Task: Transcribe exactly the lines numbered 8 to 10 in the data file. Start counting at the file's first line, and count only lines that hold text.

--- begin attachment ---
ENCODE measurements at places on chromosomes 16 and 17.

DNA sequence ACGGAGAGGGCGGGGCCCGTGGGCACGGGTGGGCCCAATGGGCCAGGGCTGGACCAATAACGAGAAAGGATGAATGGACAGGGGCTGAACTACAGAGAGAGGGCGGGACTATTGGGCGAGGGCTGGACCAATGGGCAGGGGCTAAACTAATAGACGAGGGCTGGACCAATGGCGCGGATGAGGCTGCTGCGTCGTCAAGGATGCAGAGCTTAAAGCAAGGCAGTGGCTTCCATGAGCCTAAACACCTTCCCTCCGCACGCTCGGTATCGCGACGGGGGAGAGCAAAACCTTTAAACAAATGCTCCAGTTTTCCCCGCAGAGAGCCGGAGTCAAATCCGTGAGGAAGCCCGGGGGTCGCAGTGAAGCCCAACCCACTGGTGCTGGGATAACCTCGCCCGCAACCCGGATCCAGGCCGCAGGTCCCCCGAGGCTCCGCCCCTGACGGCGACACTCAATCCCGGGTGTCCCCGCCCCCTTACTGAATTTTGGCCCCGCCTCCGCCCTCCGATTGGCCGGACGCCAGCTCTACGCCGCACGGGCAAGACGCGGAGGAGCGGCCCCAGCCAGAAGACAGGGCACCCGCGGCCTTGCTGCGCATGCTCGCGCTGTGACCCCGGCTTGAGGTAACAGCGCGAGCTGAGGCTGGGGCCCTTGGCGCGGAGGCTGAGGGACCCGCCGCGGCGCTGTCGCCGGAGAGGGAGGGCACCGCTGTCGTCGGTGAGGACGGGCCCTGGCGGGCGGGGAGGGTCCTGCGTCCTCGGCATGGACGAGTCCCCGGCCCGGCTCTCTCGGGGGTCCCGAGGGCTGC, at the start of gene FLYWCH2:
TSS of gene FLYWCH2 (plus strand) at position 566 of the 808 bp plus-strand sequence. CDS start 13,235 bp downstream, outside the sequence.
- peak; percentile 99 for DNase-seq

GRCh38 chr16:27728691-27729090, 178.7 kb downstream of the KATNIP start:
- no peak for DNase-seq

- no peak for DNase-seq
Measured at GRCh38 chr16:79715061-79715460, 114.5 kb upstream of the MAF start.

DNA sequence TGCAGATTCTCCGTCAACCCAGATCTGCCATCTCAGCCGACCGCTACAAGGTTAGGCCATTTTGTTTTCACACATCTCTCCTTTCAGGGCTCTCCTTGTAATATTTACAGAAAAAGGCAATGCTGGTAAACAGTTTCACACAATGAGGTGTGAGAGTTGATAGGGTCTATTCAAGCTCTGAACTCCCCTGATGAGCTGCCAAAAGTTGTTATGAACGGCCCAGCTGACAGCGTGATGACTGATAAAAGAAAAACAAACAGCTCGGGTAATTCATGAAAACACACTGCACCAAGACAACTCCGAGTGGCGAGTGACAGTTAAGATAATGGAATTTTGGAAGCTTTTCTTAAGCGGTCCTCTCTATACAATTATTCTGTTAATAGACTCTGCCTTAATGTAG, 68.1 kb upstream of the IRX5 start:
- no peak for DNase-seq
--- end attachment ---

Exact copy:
Measured at GRCh38 chr16:79715061-79715460, 114.5 kb upstream of the MAF start.

DNA sequence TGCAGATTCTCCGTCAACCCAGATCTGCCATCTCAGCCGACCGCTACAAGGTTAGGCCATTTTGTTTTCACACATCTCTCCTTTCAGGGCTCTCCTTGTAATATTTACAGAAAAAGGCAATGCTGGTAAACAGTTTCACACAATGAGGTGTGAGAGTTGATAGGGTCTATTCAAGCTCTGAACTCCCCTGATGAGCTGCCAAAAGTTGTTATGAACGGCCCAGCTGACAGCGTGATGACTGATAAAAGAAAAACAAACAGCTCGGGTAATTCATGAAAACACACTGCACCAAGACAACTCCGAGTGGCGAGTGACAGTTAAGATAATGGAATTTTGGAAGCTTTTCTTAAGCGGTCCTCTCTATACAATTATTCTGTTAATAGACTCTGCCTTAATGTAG, 68.1 kb upstream of the IRX5 start:
- no peak for DNase-seq